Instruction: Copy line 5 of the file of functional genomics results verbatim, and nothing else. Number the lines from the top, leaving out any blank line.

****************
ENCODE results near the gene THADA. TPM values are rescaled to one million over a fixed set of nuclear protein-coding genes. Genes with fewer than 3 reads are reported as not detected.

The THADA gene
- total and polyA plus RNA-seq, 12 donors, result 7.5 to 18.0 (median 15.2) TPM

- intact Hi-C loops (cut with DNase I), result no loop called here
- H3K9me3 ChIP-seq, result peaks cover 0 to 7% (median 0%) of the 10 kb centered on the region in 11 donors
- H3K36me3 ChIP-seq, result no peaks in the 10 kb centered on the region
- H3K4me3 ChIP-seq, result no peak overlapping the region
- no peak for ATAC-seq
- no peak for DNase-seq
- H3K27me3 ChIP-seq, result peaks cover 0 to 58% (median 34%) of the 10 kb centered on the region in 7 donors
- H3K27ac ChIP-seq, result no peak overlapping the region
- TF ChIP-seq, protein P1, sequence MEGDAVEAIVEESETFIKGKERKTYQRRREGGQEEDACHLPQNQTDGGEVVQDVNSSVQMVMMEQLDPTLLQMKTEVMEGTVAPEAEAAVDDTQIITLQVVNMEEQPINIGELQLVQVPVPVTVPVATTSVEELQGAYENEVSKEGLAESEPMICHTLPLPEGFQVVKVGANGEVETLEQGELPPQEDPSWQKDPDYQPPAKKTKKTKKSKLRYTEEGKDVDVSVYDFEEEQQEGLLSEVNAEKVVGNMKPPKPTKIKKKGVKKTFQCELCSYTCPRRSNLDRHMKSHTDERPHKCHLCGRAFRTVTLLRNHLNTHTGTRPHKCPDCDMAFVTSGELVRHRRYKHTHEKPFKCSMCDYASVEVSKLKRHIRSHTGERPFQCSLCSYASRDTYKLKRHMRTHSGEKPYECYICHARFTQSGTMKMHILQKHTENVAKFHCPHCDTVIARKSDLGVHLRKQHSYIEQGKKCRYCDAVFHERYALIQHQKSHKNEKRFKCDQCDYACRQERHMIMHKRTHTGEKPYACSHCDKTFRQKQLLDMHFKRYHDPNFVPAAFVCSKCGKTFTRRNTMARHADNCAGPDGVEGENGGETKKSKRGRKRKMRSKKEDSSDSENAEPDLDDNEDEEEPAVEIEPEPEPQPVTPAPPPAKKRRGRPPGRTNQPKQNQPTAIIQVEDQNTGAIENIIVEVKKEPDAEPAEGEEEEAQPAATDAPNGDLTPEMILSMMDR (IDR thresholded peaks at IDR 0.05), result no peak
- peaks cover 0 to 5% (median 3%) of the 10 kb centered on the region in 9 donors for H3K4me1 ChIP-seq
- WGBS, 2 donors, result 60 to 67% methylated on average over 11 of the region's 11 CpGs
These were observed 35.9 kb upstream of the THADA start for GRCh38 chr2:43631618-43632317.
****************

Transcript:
- H3K9me3 ChIP-seq, result peaks cover 0 to 7% (median 0%) of the 10 kb centered on the region in 11 donors